Will the liquidity continue to move the market or is this "a fork in the road"?
For the week the Dow was up +462 points or +5%, the S&P +3.7%, the Nasdaq +6.9%. The Russell-2000 limped into last place with +2.2%. The big gains in the Dow were helped by Alcoa and AT&T both announcing stock splits. Record volume for the week culminated in the NYSE doing 940 mil and the Nasdaq a whopping 1.29 bln shares on Friday, the second largest volume day ever for the Nasdaq.
By now you have heard all the glowing adjectives the news reporters are using to describe the market performance in the last week. With the three major averages, Dow, Nasdaq and S&P all setting new record highs on Friday everything seems too good to be true. Normally when all the signs line up like they did this week, it is time to duck.
Every indicator except one is pointing to a continued January rally. The new highs/new lows is very positive. The Dow MACD is accelerating. The liquidity (new cash) coming in to the market is setting records, $7.8 bln this week alone. The previous record was Jan-1997 of $29 bln and we are on track to smash that record.
The economic reports continue to amaze the analysts. The employment report on Friday showed the lowest unemployment in 41 years, since 1968 and the Vietnam war. The economy is booming. The dire earnings predictions for the S&P have lessened and now the estimates are beginning to rise again. The bleak forecasts simply did not come to pass. The global economy is starting to mend. The cyclical commodity stocks are starting to see new life as investors are anticipating the rebuilding process in Asia.
It is scary. Everything points to a huge bull rally. Even noted "cautious" analysts are starting to say 10,500 or better in the next six to nine months. Even the oil service sector is coming back to life. The only sector analysts are not recommending is the Internets. This only because of the speculative bubble that currently exists.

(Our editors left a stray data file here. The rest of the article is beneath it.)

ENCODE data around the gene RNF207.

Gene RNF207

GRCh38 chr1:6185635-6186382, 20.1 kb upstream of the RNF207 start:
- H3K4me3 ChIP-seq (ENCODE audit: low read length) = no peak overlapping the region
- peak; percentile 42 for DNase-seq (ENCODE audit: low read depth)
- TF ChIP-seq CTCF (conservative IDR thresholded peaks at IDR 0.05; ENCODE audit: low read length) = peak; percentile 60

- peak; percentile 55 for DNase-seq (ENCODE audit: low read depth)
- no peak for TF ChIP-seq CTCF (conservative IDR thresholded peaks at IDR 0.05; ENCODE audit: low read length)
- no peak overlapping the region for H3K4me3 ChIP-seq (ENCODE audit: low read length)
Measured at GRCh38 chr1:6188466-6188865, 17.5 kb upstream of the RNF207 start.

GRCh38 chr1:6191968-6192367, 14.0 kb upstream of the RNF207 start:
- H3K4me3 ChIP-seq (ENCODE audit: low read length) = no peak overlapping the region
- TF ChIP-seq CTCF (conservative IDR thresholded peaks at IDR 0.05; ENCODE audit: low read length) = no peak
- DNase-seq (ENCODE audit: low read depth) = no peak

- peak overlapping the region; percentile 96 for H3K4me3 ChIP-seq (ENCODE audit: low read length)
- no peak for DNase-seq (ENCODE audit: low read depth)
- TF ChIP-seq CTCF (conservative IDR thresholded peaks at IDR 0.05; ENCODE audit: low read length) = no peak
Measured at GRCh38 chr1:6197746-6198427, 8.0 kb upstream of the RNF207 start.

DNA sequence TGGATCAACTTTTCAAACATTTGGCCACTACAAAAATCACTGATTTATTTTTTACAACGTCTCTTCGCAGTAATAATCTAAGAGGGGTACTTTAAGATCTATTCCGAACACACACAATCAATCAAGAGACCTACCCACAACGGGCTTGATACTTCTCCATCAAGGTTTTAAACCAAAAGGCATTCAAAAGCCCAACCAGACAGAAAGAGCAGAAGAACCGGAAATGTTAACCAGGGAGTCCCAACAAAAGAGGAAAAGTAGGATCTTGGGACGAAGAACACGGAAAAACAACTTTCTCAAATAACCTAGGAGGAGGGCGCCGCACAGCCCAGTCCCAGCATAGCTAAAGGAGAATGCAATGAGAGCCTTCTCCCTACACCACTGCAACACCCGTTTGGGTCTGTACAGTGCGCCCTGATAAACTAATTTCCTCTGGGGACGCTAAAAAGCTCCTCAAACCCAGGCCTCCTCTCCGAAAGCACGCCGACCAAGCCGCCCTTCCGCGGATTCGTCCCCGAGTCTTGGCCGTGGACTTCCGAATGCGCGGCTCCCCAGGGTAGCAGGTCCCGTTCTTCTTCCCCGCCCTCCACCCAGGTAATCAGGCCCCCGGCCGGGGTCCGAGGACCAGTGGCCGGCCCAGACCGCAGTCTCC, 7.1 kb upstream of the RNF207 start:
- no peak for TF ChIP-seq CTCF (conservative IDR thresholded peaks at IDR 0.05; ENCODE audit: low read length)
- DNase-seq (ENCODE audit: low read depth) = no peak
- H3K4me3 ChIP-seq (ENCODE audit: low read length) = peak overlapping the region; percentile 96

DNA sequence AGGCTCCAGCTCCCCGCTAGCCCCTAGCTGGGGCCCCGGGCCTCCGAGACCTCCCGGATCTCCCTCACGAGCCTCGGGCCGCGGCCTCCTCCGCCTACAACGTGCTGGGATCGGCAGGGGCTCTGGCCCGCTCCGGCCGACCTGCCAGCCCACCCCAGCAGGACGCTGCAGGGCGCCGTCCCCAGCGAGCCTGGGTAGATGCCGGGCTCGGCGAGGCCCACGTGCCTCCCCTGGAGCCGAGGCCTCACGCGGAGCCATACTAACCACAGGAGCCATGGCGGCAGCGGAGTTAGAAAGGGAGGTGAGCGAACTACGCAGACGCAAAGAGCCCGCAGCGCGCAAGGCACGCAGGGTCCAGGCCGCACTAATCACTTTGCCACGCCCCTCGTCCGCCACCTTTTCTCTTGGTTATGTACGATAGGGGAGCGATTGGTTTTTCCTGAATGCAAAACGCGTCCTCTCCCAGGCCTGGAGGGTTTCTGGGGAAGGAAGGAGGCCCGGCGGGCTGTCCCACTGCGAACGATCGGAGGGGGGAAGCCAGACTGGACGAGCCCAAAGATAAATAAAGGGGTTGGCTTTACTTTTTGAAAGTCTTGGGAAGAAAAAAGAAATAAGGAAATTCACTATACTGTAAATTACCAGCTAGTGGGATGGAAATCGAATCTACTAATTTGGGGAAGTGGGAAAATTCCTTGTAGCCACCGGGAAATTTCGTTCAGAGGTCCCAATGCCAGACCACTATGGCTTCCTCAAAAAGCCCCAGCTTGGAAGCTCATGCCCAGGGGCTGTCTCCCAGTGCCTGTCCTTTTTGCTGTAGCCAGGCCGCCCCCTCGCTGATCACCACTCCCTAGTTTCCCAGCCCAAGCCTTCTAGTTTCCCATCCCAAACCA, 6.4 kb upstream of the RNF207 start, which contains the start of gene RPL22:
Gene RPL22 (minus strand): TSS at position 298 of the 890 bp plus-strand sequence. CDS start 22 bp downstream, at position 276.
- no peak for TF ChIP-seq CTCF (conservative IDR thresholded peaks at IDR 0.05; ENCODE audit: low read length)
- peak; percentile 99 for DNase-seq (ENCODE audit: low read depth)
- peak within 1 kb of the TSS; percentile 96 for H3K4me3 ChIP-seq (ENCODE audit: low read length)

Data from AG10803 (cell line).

So why am I cautious today? OVERBOUGHT. The market has simply gone up too far too fast and must correct before the rally can continue. It is a normal event and does not even have to be serious. But it needs to happen. Every stock we look at as a possible pick has spiked up 15-25% in the last two weeks. This is not healthy. The farther up we go without a profit taking spell is inviting disaster.
Funds, driven by new cash, have been buying everything in view. They are however also driven by historical analysis. They know the market will sell off and they will soon start hoarding cash while they wait for the next entry point. This will eventually hasten the sell off as they quit buying. Nobody wants to buy at the top only to lose -10% the next week. Sure we all feel it will recover that 10% and more within a couple weeks but by waiting for the profit taking you can get in 10% cheaper.
If you have been a reader for some time you know I am a trend trader. Nothing goes in a straight line. Every stock has cycles. We refer to this as the 3-5-7 day cycle. In brief, normally if a stock goes up strong for three days it will drop one on profit taking. If it goes up five days it will then drop three. If it defies gravity and stretches the up string to seven then it could profit take for five days. Before you start those emails just remember I said "normally". Also it does not have to actually drop several days in a row. The stock can just "consolidate". This could be alternating up/down days or several days of choppy trading while the price stays the same.
The liquidity pouring into the market now has lengthened the up trends and shortened the down trends. But just like gravity the trends will eventually dominate. The higher up a stock rises without a sell off will make the sell off more severe when it comes. How much will a rising stock sell off? The rule of thumb is 25% of the last up trend. CSCO was up +13.88 last week. Using the rule of thumb you could expect a -3.50 drop for profit taking. Now, here is the problem. CSCO's average daily gain last week was +2.78. If it continued up another two days before the Nasdaq sells off then CSCO would be up another +5.56. Would you trade a -3.50 drop for a +5.56 gain. Does water run down hill? The catch? If you add the 5.56 to the 13.88 from last week then CSCO is up +19.44. 25% of 19.44 is now $4.86. If the expected drop is $4.86 then the $5.56 gain becomes more of a wash. Remember the longer a stock moves up without a drop for profit taking the bigger drop it will have. Maybe instead of -25% it becomes -35%.